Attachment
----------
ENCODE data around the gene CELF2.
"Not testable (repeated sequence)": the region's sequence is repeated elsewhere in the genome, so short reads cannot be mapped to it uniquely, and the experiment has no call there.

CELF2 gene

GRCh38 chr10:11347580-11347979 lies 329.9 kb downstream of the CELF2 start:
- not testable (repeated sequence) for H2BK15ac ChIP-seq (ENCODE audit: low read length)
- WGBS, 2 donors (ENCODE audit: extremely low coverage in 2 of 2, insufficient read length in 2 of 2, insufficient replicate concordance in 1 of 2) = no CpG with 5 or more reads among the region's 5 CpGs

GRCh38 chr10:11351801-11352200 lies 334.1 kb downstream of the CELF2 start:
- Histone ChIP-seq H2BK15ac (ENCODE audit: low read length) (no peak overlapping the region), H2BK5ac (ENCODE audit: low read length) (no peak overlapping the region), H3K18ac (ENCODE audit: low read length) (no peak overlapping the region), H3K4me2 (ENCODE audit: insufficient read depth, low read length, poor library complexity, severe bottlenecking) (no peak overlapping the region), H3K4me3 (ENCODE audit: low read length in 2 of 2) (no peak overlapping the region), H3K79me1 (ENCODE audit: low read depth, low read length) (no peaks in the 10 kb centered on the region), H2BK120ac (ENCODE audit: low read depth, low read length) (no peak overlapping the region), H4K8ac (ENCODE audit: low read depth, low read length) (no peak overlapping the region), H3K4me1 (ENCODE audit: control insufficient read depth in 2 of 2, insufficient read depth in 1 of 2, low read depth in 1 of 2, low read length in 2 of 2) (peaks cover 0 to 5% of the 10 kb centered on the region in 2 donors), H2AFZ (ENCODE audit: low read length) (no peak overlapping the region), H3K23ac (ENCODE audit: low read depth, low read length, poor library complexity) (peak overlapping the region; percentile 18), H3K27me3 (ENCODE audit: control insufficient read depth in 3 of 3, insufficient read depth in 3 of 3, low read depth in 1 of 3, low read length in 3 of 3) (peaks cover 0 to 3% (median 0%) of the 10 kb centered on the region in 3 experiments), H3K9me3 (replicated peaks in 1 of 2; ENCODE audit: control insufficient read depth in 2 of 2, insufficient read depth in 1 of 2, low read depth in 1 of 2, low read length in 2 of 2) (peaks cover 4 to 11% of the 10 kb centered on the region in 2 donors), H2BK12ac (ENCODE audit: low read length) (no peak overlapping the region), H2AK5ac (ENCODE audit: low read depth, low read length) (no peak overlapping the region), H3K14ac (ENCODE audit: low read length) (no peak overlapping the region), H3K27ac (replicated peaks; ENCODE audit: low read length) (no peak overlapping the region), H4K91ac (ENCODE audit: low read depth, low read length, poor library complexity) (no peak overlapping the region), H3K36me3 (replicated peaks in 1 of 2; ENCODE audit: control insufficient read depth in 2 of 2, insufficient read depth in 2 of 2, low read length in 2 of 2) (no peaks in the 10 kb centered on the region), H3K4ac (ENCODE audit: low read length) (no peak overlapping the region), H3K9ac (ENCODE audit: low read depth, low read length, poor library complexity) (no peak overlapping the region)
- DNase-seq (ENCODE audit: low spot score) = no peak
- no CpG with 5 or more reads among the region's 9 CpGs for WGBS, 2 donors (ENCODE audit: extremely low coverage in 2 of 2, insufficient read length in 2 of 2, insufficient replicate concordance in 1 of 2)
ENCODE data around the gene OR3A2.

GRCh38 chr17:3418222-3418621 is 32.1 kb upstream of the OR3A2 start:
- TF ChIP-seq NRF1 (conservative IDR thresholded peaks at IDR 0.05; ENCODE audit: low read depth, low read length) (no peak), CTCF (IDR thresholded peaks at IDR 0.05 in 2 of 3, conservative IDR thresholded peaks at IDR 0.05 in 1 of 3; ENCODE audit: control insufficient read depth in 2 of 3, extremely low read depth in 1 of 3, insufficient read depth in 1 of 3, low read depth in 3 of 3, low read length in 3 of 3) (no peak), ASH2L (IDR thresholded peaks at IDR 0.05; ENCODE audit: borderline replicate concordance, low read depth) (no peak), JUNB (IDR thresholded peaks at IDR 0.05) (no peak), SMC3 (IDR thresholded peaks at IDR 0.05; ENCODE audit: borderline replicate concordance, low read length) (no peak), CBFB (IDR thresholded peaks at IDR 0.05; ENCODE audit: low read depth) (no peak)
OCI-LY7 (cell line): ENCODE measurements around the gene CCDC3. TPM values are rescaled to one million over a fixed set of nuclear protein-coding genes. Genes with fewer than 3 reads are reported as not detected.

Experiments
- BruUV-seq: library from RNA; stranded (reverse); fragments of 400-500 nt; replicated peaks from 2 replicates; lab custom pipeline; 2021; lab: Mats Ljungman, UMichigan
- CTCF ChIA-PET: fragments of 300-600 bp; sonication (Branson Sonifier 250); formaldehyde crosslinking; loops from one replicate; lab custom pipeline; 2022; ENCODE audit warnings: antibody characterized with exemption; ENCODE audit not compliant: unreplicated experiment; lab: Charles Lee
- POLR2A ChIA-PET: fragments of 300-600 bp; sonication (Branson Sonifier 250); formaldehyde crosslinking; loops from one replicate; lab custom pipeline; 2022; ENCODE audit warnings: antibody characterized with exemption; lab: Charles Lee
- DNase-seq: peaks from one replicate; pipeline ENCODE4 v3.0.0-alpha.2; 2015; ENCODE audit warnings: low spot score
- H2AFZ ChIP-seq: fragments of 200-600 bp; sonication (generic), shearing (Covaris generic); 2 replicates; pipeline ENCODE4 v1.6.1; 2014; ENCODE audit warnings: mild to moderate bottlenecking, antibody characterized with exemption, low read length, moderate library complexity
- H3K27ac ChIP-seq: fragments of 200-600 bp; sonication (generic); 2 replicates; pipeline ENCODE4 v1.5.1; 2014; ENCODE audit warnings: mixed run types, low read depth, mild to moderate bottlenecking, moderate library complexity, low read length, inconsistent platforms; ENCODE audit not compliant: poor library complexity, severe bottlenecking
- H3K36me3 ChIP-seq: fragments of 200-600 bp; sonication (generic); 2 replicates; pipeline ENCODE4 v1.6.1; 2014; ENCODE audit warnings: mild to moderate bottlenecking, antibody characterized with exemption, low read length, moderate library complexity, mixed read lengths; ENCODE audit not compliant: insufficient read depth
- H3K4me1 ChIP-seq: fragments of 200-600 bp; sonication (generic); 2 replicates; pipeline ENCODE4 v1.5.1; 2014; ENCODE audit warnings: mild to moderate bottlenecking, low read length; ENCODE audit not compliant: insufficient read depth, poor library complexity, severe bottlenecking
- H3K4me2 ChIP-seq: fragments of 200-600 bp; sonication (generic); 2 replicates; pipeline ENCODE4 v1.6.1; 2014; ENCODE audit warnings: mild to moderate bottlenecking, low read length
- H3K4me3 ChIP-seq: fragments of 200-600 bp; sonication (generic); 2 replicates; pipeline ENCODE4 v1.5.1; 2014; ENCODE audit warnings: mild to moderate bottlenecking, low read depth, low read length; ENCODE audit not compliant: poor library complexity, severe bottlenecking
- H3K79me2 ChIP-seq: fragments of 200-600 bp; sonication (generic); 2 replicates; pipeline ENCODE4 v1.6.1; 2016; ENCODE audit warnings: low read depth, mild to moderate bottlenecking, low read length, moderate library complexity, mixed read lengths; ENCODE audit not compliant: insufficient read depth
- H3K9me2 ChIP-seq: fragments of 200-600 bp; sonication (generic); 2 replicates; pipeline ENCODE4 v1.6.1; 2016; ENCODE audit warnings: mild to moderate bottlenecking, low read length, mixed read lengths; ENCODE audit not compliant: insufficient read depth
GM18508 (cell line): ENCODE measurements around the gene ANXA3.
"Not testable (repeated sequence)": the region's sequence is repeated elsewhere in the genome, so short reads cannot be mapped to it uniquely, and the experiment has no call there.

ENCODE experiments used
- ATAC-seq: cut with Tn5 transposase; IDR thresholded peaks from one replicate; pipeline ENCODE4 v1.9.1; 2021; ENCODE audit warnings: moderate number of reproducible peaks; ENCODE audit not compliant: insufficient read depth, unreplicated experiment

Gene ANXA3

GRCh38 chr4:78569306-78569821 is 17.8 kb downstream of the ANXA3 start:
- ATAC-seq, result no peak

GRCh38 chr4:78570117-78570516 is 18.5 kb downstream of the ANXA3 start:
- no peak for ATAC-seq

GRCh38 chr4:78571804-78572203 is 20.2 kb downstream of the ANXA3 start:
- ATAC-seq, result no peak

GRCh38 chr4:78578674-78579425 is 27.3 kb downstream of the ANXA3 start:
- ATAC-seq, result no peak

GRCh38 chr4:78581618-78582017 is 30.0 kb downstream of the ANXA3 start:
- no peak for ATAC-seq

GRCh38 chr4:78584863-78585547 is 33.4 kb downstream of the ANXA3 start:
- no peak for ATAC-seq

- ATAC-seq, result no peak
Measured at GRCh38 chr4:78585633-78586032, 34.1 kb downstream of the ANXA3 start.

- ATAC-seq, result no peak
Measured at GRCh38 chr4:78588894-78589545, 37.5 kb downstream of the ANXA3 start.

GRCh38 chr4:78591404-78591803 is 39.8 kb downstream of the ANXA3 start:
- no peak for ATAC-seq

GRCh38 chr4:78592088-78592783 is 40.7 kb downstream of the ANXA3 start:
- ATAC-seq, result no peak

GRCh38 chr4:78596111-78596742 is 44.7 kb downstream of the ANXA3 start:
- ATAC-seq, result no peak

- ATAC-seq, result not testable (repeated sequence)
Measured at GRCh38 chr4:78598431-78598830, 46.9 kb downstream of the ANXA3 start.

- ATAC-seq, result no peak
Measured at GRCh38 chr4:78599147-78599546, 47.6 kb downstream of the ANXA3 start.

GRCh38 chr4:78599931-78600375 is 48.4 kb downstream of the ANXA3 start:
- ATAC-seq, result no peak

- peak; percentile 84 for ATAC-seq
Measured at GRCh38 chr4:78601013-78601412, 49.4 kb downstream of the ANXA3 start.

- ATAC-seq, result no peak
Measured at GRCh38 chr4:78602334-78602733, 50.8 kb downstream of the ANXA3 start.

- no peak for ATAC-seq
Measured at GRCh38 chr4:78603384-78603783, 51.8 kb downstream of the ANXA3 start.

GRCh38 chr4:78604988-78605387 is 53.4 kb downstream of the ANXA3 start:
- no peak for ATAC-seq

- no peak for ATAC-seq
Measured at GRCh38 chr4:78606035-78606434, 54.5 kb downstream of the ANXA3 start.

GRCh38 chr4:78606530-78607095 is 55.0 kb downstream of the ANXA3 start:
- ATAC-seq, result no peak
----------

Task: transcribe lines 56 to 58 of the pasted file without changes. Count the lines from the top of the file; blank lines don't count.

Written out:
Measured at GRCh38 chr4:78598431-78598830, 46.9 kb downstream of the ANXA3 start.

- ATAC-seq, result no peak
Measured at GRCh38 chr4:78599147-78599546, 47.6 kb downstream of the ANXA3 start.